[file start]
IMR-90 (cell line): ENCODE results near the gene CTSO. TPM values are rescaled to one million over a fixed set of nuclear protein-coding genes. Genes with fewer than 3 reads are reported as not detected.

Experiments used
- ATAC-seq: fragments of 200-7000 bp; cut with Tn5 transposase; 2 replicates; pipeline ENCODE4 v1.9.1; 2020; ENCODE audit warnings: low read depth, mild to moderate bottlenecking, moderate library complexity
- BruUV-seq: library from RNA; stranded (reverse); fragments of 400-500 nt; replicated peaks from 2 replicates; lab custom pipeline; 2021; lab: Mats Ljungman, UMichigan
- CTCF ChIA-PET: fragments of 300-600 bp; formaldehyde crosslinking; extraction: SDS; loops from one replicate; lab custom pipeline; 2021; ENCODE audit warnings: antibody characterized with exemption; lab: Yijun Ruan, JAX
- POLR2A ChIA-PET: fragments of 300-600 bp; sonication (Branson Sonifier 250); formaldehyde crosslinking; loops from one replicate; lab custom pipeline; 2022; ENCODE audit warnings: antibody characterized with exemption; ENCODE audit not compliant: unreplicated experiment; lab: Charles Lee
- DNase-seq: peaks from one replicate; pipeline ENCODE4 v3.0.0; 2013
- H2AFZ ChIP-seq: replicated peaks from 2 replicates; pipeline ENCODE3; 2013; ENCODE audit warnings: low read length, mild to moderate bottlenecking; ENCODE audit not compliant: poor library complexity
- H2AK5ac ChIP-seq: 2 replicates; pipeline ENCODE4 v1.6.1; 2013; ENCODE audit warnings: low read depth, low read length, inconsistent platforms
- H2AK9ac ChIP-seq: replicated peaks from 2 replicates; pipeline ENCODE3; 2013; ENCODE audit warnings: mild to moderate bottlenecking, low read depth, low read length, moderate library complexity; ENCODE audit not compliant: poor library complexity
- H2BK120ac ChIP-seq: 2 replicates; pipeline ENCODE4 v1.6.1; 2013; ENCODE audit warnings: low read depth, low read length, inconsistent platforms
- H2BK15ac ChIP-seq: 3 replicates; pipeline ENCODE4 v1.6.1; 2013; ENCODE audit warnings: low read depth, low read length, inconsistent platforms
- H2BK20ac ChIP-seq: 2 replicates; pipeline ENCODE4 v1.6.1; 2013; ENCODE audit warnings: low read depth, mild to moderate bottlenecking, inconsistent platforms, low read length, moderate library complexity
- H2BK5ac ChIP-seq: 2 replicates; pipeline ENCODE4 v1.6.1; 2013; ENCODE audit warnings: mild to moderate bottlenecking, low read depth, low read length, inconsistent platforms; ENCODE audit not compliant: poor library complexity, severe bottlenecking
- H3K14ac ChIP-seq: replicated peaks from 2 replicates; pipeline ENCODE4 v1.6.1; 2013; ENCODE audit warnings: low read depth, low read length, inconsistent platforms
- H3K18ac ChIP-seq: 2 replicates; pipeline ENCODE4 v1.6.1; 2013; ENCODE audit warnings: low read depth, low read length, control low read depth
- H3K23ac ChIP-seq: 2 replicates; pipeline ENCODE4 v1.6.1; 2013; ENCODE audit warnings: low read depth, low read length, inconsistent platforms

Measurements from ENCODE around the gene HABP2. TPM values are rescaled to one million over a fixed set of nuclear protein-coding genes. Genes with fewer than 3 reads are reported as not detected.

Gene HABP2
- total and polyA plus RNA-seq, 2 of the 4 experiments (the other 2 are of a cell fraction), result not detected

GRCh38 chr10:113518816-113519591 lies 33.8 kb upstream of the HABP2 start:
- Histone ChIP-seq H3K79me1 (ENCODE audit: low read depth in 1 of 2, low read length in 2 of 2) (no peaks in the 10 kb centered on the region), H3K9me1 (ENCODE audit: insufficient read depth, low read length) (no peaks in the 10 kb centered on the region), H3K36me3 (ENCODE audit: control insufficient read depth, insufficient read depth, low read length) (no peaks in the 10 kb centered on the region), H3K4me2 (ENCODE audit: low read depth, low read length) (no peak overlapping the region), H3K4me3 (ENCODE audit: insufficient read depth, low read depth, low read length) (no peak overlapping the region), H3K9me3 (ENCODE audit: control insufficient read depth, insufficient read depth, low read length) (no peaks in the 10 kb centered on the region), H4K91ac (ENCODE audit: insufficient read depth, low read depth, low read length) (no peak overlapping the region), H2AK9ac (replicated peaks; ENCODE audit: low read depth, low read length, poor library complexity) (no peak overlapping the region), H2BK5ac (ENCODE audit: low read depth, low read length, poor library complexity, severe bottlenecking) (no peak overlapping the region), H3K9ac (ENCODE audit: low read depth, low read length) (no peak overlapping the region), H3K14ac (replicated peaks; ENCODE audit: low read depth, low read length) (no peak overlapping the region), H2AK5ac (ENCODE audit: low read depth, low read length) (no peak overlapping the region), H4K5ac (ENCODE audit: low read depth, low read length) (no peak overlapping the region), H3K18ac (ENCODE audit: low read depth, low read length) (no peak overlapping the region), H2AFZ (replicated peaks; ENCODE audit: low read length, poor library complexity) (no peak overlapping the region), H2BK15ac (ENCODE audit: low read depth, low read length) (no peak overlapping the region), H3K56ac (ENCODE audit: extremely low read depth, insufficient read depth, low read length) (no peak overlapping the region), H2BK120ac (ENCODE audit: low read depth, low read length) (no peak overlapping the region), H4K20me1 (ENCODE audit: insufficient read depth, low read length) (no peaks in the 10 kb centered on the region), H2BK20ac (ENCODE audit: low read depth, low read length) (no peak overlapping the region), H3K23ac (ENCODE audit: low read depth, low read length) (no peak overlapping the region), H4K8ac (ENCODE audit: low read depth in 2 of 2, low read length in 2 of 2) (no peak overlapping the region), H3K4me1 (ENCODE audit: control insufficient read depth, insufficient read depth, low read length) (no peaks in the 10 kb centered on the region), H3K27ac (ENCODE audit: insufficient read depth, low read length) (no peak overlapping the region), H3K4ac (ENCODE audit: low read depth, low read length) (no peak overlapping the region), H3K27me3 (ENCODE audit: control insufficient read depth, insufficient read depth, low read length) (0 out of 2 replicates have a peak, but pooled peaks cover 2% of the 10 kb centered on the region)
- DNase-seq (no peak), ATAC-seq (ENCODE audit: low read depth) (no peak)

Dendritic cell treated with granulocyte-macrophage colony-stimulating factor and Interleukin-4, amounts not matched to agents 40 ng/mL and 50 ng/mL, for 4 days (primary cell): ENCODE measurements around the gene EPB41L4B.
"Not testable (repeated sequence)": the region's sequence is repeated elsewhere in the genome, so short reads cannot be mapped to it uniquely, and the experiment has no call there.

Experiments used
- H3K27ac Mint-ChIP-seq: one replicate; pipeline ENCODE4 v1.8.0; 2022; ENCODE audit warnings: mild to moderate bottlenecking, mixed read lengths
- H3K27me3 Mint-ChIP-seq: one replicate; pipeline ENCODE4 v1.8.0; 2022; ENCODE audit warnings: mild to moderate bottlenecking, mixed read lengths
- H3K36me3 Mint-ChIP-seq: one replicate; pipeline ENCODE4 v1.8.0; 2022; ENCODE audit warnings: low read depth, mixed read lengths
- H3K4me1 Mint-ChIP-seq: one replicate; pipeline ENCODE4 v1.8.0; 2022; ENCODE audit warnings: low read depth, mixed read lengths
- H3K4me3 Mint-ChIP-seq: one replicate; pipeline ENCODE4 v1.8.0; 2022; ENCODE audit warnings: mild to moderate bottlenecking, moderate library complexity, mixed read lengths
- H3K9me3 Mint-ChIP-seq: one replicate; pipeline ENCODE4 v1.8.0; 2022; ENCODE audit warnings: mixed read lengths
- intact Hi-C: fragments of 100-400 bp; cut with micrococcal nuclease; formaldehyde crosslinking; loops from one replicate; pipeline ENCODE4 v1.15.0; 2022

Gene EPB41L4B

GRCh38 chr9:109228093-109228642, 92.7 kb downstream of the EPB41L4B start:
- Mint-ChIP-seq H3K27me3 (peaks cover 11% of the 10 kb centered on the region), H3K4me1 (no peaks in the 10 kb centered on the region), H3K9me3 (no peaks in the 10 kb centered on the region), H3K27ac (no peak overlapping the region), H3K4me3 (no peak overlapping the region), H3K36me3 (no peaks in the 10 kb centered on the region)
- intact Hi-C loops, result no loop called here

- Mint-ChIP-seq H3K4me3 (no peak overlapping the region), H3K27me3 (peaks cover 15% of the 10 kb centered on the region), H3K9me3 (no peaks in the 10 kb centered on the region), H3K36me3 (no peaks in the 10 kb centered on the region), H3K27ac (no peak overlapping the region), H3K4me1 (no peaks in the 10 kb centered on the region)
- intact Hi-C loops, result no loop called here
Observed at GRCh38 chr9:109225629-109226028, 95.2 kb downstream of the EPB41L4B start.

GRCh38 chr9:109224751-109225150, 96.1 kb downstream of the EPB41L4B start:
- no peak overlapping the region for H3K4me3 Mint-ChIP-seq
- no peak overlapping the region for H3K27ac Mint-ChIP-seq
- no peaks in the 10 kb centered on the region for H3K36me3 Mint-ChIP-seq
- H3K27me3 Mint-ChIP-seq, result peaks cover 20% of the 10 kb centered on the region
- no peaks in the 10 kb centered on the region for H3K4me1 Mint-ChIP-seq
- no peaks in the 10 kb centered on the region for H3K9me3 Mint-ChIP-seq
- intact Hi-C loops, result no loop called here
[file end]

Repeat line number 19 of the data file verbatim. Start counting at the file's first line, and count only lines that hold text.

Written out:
Gene HABP2